Iconic Object Referred to as "First Bill of Human Rights" on View March 9–April 28
WASHINGTON, Feb. 12, 2013 /PRNewswire-USNewswire/ -- The Cyrus Cylinder, sometimes referred to as the first "bill of human rights," traces its origins to the Persian king Cyrus the Great's conquest of Babylon in the sixth century B.C. Almost 2,600 years later, its remarkable legacy continues to shape contemporary political debates, cultural rhetoric and philosophy.
One of the most celebrated objects in world history makes its U.S. debut March 9 when "The Cyrus Cylinder and Ancient Persia: A New Beginning" opens at the Arthur M. Sackler Gallery. On loan from the British Museum, the Cylinder will be on view at the Sackler through April 28, traveling afterwards to Houston, New York, San Francisco and Los Angeles.
"You could almost say that the Cyrus Cylinder is a history of the Middle East in one object, creating a link to a past that we all share and to a key moment in history that has shaped the world around us," said Neil MacGregor, director of the British Museum. "Objects are uniquely able to speak across time and space, and this object must be shared as widely as possible."
The Cylinder—a football-sized, barrel-shaped clay object covered in Babylonian cuneiform, one of the earliest written languages—announced Cyrus' victory and his intention to allow freedom of worship to communities displaced by the defeated ruler Nabonidus. At the time, such declarations were not uncommon, but Cyrus' was unique in its nature and scope. When contextualized with other contemporary sources, such as the Bible's Book of Ezra, it becomes evident that Cyrus allowed displaced Jews to return to Jerusalem.
"One of the goals of this exhibition is to encourage us to reflect that relations between Persians and Jews have not always been marked by the discord that disfigures the political map of the Near East today," said Julian Raby, The Dame Jillian Sackler Director of the Arthur M. Sackler Gallery and the Freer Gallery of Art. "Cyrus was the very image of a virtuous ruler—inspiring leaders from Alexander the Great to Thomas Jefferson—so it is apt that the first time the Cyrus Cylinder will be seen in the West is in Washington, D.C."
Under Cyrus (ca. 580–530 B.C.E.), the Persian Empire became the largest and most diverse the world had known to that point. Subsequent generations of rulers considered it to be the ideal example of unified governance across multiple cultures, languages and vast distances. Cyrus' declarations of tolerance, justice and religious freedom provided inspiration for generations of philosophers and policymakers, from Ancient Greece to the Renaissance, and from the Founding Fathers to modern-day Iran, so much so that a copy now resides in the United Nations' headquarters in New York.
The message of the Cylinder and the larger legacy of Cyrus' leadership have been appropriated and reinterpreted over millennia, beginning with its creators. The Babylonian scribe who engraved the Cylinder attributed Cyrus' victory to the Babylonian god Marduk, a stroke of what could be considered royal and religious propaganda. In the fourth century B.C.E., the Greek historian Xenophon wrote Cyropaedia, a text that romanticizes the philosophies and education of Cyrus as the ideal ruler, which greatly influenced both Alexander the Great and, much later, Thomas Jefferson in his creation of the Declaration of Independence.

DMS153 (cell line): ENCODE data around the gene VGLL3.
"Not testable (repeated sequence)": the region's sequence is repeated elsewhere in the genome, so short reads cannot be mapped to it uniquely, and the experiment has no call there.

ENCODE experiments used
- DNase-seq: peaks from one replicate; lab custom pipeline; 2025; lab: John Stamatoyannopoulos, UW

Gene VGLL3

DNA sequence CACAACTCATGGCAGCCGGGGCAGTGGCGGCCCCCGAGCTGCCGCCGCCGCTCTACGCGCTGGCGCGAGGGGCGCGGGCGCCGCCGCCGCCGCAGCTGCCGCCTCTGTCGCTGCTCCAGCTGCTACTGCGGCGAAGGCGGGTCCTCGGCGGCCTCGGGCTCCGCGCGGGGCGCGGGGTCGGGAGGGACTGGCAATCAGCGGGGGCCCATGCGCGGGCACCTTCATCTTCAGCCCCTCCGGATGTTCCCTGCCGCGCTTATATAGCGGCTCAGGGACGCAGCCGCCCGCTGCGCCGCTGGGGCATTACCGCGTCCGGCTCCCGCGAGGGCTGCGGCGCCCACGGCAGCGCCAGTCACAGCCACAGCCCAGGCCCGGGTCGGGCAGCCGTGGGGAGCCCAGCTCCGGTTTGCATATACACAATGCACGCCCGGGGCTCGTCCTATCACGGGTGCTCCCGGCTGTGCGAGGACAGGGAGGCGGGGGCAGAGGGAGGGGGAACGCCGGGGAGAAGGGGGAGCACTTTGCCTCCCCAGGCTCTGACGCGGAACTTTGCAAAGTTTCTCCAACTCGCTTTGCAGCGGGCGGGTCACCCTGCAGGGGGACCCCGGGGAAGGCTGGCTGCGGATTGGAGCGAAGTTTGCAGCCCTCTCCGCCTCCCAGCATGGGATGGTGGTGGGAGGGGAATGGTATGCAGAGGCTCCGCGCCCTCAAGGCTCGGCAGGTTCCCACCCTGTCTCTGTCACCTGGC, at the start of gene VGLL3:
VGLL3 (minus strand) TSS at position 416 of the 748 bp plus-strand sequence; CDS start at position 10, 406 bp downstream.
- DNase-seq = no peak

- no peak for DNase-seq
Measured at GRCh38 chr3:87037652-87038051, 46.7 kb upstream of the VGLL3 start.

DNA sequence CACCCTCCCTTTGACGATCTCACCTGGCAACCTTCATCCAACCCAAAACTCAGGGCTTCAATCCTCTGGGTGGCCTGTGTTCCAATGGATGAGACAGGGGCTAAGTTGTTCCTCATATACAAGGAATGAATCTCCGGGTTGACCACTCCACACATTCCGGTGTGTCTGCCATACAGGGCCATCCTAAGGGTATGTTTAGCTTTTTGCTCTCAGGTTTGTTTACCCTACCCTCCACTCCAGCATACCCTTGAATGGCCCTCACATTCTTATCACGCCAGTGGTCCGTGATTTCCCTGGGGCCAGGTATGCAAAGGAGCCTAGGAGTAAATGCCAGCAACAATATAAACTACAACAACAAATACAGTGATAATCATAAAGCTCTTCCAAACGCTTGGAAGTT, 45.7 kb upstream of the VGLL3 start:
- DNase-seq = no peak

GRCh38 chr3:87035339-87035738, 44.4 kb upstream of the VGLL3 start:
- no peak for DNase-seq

When the Cylinder was rediscovered in 1879, it immediately entered the fray of public debate as invaluable proof of the historical veracity of events described in biblical scripture. In the early 20th century, supporters of the creation of the state of Israel compared the actions of British King George V to those of Cyrus, allowing Jews to return to Jerusalem. When the Cylinder was loaned to Iran in 2010, it was viewed by more than 1 million people, one of the most visited exhibitions in the country's history.
"The Cyrus Cylinder and Ancient Persia: A New Beginning" includes related objects that highlight some of the artistic, cultural and historical achievements of the Achaemenid Empire (550–330 B.C.E.) of Iran, such as architectural fragments, finely carved seals and luxury objects from the Oxus Treasure. Curated by John Curtis, Keeper of Special Middle East Projects at the British Museum, the show will travel to the Museum of Fine Arts in Houston, the Metropolitan Museum of Art in New York, the Asian Art Museum in San Francisco and the J. Paul Getty Museum at the Getty Villa in Los Angeles through October.
The exhibition is organized by the British Museum in partnership with the Iran Heritage Foundation and the Arthur M. Sackler Gallery, Smithsonian Institution, and is supported by an indemnity from the Federal Council on the Arts and the Humanities. Additional support for the Sackler's presentation is provided by the Leon Levy Foundation, the Ebrahimi Family Foundation and the Foundation for Iranian Studies.
The Arthur M. Sackler Gallery, located at 1050 Independence Avenue S.W., and the adjacent Freer Gallery of Art, located at 12th Street and Independence Avenue S.W., are on the National Mall in Washington, D.C. Hours are 10 a.m. to 5:30 p.m. every day (closed Dec. 25), and admission is free. The galleries are located near the Smithsonian Metrorail station on the Blue and Orange lines. For more information about the Freer and Sackler galleries and their exhibitions, programs and other public events, visit www.asia.si.edu. For general Smithsonian information, call (202) 633-1000.
SOURCE Freer|Sackler, Smithsonian